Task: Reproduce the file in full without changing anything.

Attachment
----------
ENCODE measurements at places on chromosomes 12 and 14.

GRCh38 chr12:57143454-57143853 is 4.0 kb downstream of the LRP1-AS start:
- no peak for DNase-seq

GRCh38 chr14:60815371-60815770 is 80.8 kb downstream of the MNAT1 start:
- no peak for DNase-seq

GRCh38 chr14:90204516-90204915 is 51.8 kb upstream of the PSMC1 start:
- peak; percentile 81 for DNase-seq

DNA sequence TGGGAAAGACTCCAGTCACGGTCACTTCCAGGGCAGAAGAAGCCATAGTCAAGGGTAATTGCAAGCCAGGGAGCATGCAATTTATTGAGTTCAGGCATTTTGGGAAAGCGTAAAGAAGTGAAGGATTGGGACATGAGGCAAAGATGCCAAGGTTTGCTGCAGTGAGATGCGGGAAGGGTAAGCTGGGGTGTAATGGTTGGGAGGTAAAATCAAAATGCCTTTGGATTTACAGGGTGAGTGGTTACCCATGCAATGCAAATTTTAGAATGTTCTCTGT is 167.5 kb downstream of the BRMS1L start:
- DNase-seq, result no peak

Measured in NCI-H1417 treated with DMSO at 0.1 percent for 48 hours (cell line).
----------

ENCODE measurements at places on chromosomes 12 and 14.

GRCh38 chr12:57143454-57143853 is 4.0 kb downstream of the LRP1-AS start:
- no peak for DNase-seq

GRCh38 chr14:60815371-60815770 is 80.8 kb downstream of the MNAT1 start:
- no peak for DNase-seq

GRCh38 chr14:90204516-90204915 is 51.8 kb upstream of the PSMC1 start:
- peak; percentile 81 for DNase-seq

DNA sequence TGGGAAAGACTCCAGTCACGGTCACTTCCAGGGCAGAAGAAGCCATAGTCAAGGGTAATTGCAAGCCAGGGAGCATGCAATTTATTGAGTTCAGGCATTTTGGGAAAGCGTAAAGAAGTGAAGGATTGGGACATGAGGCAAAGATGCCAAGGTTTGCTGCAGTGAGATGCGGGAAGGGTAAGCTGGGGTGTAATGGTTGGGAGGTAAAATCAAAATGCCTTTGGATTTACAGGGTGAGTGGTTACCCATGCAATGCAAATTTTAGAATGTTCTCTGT is 167.5 kb downstream of the BRMS1L start:
- DNase-seq, result no peak

Measured in NCI-H1417 treated with DMSO at 0.1 percent for 48 hours (cell line).